Theresa May has failed her first test as prime minister, say anti-obesity campaigners

Anti-sugar campaigners call the new obesity strategy a 'national scandal'

One in five children entering primary school are either overweight or obese
One in five children entering primary school are either overweight or obese

Leading health experts have accused the Prime Minister of failing the first test of her leadership due to her government’s lacklustre response to the obesity crisis.

Campaigners have condemned the government’s obesity strategy - which was published this week after months of delays - which they say is too heavily reliant on goodwill from the food and drinks industry.

The strategy document said the industry would pledge to reduce the amount of sugar in products by 20 per cent in exchange for an exemption from the sugar tax proposed by George Osborne’s final Budget in March.

But crucially it contains no provision to crack down on junk food marketing and advertising.

Professor Graham MacGregor, a cardiovascular experts and anti-sugar campaigner, told the Guardian Ms May’s plan was even worse than a version he had seen under David Cameron’s premiership.

He said: “She came in saying ‘We are going to look after the poor and the socially deprived’ and immediately shown she’s absolutely not interested.

This is a huge crisis facing the UK: we are the most obese nation in Europe; it’s going to bankrupt the NHS.

“Farcically, she’s gone backwards even on Cameron. It’s a national scandal.

“It’s been watered down in the last three weeks. If she continues like that it’s [going to be] a disaster.”

Prof MacGregor chairs the Action on Sugar campaign group which has previously called for the sugar content in food to be halved and fat reduced by 20 per cent.

At least one in five children are overweight or obese by the time they start primary school – with this rising to one in three by the time they reach secondary school.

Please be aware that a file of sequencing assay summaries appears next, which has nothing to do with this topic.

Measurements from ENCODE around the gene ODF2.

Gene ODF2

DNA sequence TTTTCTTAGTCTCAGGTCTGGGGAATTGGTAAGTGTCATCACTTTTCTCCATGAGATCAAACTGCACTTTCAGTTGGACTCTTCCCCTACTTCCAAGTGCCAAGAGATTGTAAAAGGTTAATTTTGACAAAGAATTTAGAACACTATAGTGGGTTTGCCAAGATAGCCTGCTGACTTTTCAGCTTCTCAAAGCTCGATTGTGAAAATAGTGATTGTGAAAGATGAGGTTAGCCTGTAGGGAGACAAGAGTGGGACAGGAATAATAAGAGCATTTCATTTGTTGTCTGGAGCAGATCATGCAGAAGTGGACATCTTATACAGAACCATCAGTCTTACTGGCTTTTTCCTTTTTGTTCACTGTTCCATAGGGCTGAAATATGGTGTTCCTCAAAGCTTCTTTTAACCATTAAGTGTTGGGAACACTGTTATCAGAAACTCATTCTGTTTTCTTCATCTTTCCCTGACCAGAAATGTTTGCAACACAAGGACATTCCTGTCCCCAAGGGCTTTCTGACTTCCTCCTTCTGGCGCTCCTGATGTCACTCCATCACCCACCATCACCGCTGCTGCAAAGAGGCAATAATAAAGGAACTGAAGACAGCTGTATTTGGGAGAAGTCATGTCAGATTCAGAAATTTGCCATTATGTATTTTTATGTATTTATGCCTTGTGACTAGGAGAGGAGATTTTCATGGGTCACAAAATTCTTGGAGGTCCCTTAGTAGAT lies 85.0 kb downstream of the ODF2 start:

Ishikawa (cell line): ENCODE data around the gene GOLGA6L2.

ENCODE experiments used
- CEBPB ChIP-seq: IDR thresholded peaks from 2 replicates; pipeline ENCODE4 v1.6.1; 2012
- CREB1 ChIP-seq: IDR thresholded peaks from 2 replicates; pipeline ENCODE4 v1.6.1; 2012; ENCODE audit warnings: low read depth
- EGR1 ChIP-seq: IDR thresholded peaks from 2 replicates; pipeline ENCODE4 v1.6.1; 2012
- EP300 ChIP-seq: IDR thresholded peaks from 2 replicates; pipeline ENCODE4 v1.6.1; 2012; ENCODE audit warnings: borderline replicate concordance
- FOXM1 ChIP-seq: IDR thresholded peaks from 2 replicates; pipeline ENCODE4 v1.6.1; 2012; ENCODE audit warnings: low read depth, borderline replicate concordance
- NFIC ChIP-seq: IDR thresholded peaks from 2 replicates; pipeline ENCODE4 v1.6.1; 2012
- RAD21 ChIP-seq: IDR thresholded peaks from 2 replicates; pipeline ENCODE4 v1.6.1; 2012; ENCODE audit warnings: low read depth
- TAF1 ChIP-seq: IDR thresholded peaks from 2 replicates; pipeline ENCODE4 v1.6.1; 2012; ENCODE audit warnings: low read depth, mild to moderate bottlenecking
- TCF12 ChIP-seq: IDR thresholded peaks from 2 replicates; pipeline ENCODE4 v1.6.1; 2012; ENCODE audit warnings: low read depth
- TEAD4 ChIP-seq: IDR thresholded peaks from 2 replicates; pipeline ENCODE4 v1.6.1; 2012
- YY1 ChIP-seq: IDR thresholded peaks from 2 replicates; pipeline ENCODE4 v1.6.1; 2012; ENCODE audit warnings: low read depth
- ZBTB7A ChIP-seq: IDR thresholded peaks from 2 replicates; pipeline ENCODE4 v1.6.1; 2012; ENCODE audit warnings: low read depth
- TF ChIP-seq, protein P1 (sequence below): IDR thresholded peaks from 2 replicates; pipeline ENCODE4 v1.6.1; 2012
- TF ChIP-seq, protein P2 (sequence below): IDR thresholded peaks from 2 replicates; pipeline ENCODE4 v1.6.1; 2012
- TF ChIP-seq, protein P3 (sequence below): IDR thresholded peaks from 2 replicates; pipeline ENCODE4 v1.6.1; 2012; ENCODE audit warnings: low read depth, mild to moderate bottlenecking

Action on Sugar has pointed out that obesity kills more people than tobacco, both in the UK and worldwide.

Prof MacGregor said foods with high fat and sugar content were disproportionately eaten by the poor.

Cancer Research UK’s chief executive Sir Harpal Kumar condemned Ms May’s government for giving into industry lobbying and watering down the proposals.

Writing a piece in the Guardian, he said: "The new prime minister entered Downing Street with a pledge to tackle health inequality and to champion the needs of the individual in preference to the ‘mighty’.

"Obesity has a disproportionate impact on the poorest in our society.

Food and drink companies have agreed to voluntarily reduce the sugar content of their products in exchange for an exemption from the sugar tax 

"The new government faced its first test of this pledge with a chance to address inequality and to protect the next generation from diseases like cancer. This plan fails that test."

He said obesity was already costing British society almost £1bn every week.

A Department of Health spokesman told the newspaper: "Our obesity plan is world-leading, with more far-reaching and comprehensive measures than anything pursued by any other western government.

"Nevertheless, we will measure progress carefully and do not rule out further action if results are not seen."

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